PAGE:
Jacqueline Humphries: New Paintings by David Hunt

Part of the Editor's Choice series.

BOMB 76 Summer 2001

Home of the Bill T. Jones / Arnie Zane Company


The painter Jacqueline Humphries might find it odd that NBC uses an editing process called the “tease and squeeze”: compressing the closing credits into one-third of the screen, while outtakes and other brief clips of “promotainment” roll on the remaining two-thirds. Stranger still is the widespread television network editing practice of removing “the blacks,” those millisecond fade-outs between features and commercials, designed to prevent the anxious viewer from hitting the remote. Even Sony outfits its Discman with a function that erases pauses between songs, in effect, turning the average De La Soul disc into one continuous skit. Humphries would either cringe or smile at this, since she stages her paintings precisely within the liminal, staticky zone between main events.

Considering that issues of converging vanishing points in painting haven’t been pertinent for over four centuries, it makes sense to eradicate the horizon line altogether and treat the resulting flat screen as more than just a stage showcasing technical bravura. Narrative, as the saying goes, commences while abstraction is enacted. But in this case, the enactment focuses on removing framing devices (and, consequently, boundary metaphors) to highlight a series of planes, superimposed upon each other—in effect, dismissing Greenberg’s classic insistence on a single, terminally flat plane. The large black monochrome fields that Humphries begins with do not suggest the infinite depth, wormholes, and dimensional portals popular in recent sci-fi paintings. Rather, she evokes a dialectic of zenith and nadir, the void not as transmission to another time-space continuum, but an attempt to break free from earth’s gravity altogether.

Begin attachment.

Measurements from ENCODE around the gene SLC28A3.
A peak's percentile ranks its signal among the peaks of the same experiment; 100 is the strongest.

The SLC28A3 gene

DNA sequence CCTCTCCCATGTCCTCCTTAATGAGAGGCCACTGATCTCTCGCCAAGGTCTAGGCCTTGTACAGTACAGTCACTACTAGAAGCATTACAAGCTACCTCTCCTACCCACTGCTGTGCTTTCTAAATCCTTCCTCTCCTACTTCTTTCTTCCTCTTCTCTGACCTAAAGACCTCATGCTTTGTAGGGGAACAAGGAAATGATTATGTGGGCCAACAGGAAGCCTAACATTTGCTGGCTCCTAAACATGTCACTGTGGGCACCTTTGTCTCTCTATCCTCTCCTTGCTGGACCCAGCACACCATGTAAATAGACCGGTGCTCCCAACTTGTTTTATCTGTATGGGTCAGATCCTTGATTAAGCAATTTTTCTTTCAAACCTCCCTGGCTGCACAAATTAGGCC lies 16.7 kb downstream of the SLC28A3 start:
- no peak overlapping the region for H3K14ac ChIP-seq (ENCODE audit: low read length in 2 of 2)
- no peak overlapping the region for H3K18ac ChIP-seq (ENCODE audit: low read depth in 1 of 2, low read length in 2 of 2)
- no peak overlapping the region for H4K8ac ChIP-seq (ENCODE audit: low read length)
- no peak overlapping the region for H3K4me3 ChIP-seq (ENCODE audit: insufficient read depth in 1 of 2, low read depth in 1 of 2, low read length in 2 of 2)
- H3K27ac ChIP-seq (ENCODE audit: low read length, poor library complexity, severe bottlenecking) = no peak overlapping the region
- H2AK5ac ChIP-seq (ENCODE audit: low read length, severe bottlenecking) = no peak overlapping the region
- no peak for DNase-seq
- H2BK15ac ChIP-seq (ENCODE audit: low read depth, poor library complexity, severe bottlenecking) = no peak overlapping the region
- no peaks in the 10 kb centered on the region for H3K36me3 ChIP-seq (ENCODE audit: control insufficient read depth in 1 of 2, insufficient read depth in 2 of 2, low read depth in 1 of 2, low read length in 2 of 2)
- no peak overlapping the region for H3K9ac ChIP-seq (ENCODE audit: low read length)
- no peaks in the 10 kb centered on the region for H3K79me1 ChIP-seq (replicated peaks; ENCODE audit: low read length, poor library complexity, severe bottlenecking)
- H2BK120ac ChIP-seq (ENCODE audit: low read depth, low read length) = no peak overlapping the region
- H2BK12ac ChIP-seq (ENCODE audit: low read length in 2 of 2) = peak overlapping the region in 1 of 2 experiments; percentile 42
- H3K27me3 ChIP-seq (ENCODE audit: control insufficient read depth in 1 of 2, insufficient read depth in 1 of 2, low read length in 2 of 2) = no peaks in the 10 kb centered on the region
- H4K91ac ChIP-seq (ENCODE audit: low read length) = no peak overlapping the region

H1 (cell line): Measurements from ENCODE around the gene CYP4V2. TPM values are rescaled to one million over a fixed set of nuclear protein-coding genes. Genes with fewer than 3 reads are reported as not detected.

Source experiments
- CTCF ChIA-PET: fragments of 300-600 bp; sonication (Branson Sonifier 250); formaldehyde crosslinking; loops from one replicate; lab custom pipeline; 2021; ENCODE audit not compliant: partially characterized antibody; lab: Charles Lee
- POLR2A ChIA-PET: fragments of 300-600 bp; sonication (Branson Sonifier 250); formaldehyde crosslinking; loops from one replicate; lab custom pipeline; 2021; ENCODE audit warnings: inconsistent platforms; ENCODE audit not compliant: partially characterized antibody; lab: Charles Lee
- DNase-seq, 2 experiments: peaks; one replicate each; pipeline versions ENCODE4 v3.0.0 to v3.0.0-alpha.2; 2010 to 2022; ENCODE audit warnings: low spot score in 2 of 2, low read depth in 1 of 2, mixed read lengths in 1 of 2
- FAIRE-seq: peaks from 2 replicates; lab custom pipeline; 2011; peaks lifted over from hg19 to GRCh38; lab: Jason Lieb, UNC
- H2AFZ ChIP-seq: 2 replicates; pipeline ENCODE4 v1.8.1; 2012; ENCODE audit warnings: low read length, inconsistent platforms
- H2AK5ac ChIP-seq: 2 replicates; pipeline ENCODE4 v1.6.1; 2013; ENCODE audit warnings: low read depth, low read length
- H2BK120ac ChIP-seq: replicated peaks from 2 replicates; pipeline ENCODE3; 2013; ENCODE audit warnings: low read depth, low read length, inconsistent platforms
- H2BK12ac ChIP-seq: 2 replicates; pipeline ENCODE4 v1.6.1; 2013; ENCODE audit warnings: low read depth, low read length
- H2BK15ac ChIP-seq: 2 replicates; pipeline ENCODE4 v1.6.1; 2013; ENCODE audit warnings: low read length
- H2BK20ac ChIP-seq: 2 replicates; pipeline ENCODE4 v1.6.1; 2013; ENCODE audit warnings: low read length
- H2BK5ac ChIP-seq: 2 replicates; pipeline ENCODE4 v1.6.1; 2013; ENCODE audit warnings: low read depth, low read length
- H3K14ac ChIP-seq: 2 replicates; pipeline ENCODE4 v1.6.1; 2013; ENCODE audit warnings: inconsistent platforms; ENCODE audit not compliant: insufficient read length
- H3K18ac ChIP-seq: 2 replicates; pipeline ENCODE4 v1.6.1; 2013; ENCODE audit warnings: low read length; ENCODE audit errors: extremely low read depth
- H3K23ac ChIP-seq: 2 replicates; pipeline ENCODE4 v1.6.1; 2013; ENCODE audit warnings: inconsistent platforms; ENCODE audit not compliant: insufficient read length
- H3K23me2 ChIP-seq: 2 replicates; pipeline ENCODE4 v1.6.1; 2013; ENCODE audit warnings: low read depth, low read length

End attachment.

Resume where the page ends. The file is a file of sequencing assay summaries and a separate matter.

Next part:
Virilio described this as “an alternation of terrestrial space and its extraterrestrial absence.” Gestures, whether rigid orthogonals or scattered drips, have a tendency to fall upward in Humphries paintings. Moreover, these firm bars and faint, staccato flourishes—always placed at elegant intervals—seem to communicate with each other, to be setting up an infinite relay akin to a typical interface sequence: server request, script, application, data request, Flash animation, and back again through the channel router. Languid protocols on a new operating system. The effect is like living inside a scratched contact lens, or a Movado watch whose few remaining moving parts have jettisoned all the friction.

—David Hunt

Jacqueline Humphries’ New Paintings are featured at Greene Naftali Gallery through June.

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Originally published in

BOMB 76, Summer 2001
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